In a multi-day workshop, I usually include some time for colour studies, exploring colour mixing with some underlying focus but mostly for the sheer joy of colour, of seeing what happens. The most common response is what fun it is and why don’t we do it more often when we’re by ourselves? I suspect the answer lies in that we get too fixated on “creating a painting” and forget it is time well spent to practice our scales.
When I sat down at my favourite picnic bench in the Uig woodland, I had intended to do a watercolour version of the sketch I’d made a few days before. But after the first tree trunk was painted, impulse led me to trying various colour combinations in search of the ‘perfect recipe’. An hour or so later, I had this:
This photo is a bit blown out. In the middle is my favourite:
lunar black + cobalt blue + serpentine green
I know what the colour are because I remembered to make notes! Not the proportions of each, just the ingredients.
‘I discourage any elaborate drawing-in of the motif to be painted, either with pencil, pen or brush. This produces a fear of the pigment or paint; a kind of dry, joyless “working up to the edges,” and leads subsequently to a kind of “colored drawings”.’ — John F. Carlson, Carlson’s Guide to Landscape Painting, page 42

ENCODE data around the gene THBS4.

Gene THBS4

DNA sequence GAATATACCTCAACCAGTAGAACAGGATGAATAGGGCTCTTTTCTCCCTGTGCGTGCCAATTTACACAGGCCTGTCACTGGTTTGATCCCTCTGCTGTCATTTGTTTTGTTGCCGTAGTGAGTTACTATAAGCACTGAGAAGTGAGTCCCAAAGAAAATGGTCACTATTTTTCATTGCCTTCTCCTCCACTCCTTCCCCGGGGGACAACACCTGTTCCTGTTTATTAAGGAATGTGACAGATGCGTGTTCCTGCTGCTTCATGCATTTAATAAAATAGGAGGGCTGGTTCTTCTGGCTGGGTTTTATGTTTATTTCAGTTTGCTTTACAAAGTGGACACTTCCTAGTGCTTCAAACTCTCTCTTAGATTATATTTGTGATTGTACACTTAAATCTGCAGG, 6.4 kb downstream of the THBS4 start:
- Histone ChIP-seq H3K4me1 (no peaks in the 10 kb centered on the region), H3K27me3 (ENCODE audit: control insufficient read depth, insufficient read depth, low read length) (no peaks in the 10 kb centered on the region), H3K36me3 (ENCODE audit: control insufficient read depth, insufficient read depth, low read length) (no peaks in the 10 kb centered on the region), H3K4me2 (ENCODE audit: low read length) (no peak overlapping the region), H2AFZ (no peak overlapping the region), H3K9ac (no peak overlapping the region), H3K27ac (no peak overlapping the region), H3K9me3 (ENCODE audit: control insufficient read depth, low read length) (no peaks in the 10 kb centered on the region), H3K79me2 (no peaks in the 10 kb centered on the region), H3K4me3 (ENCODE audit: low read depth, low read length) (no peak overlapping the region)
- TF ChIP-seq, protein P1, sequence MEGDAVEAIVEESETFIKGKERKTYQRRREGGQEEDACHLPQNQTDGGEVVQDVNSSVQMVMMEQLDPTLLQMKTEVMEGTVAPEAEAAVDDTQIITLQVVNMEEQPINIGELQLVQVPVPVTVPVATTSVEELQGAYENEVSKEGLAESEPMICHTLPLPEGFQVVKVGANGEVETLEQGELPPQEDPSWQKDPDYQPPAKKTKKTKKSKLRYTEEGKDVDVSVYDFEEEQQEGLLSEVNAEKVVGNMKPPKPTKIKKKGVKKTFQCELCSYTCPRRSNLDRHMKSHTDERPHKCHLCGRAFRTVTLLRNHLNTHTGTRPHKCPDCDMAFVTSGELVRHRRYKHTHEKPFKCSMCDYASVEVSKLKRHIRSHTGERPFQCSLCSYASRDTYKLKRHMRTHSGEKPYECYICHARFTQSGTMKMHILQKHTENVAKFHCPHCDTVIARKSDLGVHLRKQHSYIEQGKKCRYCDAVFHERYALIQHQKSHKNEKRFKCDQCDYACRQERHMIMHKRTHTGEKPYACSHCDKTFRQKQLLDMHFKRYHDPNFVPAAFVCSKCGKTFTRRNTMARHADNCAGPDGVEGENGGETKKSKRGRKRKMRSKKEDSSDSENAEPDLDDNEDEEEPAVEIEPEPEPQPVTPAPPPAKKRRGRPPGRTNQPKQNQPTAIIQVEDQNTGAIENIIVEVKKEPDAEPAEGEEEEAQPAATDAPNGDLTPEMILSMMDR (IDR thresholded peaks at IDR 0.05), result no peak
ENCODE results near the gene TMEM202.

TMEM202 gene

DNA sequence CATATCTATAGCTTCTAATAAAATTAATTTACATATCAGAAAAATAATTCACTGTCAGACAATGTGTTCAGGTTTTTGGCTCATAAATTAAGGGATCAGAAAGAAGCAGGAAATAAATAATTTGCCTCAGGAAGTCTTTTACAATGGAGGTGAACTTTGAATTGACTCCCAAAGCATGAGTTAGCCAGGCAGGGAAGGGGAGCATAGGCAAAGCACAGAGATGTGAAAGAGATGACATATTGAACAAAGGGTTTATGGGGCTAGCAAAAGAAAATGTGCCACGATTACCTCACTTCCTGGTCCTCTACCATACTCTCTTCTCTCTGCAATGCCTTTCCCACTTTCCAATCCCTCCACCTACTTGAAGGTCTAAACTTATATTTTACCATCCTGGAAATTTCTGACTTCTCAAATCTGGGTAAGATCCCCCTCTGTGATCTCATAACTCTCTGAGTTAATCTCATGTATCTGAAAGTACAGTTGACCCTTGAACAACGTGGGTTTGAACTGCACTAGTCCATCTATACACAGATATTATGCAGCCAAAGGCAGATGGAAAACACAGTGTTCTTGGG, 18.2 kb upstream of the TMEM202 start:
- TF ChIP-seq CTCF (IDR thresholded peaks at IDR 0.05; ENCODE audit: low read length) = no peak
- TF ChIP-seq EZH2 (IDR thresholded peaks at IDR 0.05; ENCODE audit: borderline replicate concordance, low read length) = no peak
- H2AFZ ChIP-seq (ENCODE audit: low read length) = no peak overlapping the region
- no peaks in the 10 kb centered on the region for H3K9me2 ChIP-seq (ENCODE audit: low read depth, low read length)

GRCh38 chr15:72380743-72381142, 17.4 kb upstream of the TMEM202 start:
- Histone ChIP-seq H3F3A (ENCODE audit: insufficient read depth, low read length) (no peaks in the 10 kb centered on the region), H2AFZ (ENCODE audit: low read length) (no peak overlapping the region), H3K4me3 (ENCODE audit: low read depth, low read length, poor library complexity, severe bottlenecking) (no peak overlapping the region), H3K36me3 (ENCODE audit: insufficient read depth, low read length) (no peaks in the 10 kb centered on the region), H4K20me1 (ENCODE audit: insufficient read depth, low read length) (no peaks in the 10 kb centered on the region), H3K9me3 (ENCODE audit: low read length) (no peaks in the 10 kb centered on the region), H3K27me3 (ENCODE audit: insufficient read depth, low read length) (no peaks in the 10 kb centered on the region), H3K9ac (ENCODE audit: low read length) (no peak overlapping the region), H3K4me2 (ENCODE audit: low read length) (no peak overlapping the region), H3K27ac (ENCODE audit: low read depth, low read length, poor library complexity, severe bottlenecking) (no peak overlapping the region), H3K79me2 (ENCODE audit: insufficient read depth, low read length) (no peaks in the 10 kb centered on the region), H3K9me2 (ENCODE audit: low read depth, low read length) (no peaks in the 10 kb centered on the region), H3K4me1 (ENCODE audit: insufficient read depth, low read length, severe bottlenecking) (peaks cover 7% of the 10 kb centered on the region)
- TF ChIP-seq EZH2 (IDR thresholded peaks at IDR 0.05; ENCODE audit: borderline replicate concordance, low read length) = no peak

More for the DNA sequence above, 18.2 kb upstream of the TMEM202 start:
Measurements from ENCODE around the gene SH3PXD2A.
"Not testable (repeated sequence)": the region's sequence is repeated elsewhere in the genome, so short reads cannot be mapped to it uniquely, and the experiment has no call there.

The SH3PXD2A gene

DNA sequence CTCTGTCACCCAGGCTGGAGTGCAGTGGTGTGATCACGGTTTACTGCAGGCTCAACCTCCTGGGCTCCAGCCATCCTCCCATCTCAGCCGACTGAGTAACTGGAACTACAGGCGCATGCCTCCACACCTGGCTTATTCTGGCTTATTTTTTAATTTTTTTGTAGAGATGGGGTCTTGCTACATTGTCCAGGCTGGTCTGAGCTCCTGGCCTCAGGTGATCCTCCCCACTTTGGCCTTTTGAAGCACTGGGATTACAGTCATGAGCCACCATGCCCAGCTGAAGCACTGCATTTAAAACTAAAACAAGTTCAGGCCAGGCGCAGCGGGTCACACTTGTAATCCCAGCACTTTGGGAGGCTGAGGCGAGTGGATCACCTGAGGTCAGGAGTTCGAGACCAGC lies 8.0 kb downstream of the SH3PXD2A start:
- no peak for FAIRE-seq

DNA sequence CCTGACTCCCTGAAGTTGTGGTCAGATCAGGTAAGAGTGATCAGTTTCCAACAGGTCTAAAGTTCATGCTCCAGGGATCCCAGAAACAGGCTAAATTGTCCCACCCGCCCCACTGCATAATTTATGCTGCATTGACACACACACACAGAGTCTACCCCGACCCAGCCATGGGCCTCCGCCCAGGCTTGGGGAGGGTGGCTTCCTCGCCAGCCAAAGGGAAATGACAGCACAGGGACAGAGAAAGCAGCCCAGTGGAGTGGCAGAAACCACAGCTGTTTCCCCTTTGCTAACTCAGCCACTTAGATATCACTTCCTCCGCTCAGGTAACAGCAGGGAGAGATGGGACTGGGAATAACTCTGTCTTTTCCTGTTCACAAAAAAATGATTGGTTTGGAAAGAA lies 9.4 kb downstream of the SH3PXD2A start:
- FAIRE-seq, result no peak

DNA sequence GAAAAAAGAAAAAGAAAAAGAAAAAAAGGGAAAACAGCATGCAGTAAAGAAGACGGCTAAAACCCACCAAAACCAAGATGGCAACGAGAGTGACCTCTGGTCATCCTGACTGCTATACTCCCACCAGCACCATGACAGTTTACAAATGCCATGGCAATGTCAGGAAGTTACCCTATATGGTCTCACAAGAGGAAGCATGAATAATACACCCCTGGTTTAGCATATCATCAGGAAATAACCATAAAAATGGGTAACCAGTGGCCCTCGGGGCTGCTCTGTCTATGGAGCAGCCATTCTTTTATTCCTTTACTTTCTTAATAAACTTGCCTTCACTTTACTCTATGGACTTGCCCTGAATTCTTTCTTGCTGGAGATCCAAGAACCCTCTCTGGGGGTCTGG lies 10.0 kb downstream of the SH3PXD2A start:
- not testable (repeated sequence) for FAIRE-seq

Are you painting between your security-blanket lines or outside the lines?
It’s only taken me 10 years to go up the path in the bit of the Uig woodland that follows the River Rha rather than the River Conon. Why I haven’t been before is hard to put into words: I knew there was a waterfall there, but I wasn’t ready for it yet, I was still busy looking at what I’d already been in. It’s not that I think I’ve finished looking at this, more that I felt able to add to it. If you’re thinking “what is she going on about”, I’ll throw in the concept of “slow looking” and stop there.
I had it all to myself. It felt so familiar, like two kloofs I grew up with, Disa Gorge and Koffie Kloof n the Hottentots Holland Mountains. Though the water was even colder.
The Woodland Trust have built a sturdy path, with steps for long-legs.
Looking down river:
This contrast between broad and green / twiggy and brown could be interesting to explore as an abstracted, textured painting.
Enjoying the big boulders I was reminded of a workshop participant who said “I think you’ve cured me of my fear of rocks” and wondered how she’d respond to these moss-draped monsters.
My first drawing was a semi-continuous line looking at the rocks and trees, in pencil. Sketchbook is A3 size. The drawing ultimately covered both pages.